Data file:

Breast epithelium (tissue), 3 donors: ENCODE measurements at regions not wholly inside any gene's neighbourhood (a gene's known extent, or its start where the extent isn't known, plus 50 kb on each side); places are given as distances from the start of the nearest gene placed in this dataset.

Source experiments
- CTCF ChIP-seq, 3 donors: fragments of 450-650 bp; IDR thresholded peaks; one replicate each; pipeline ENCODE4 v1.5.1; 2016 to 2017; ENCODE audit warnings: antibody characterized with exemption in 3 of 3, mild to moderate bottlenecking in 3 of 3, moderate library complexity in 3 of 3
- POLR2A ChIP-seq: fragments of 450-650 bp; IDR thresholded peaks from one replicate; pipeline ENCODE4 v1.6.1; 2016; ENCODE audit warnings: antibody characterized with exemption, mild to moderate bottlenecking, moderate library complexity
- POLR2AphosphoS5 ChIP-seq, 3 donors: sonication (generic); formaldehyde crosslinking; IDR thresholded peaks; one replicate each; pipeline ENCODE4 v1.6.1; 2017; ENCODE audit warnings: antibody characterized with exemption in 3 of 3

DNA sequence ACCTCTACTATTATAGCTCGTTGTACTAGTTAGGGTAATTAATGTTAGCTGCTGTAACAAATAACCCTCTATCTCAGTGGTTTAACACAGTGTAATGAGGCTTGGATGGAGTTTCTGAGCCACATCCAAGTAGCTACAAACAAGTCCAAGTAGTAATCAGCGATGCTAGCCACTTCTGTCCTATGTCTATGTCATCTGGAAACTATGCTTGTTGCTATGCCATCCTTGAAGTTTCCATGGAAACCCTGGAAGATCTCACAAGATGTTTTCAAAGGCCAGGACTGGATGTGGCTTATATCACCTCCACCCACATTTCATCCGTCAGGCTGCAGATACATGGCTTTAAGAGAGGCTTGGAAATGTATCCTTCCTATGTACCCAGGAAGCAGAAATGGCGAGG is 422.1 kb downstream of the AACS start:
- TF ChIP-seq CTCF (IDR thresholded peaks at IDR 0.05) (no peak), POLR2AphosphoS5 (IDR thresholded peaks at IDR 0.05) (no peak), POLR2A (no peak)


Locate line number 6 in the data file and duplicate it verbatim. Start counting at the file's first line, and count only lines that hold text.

DNA sequence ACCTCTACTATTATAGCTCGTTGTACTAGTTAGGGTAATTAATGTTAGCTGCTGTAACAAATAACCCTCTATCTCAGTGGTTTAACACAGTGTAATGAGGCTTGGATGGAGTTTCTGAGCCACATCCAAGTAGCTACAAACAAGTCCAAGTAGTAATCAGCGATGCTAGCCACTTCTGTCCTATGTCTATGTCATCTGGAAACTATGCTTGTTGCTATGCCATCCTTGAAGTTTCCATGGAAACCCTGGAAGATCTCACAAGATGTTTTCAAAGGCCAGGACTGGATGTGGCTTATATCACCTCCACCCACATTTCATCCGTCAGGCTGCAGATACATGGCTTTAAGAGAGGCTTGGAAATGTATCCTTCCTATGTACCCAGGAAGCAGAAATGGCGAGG is 422.1 kb downstream of the AACS start: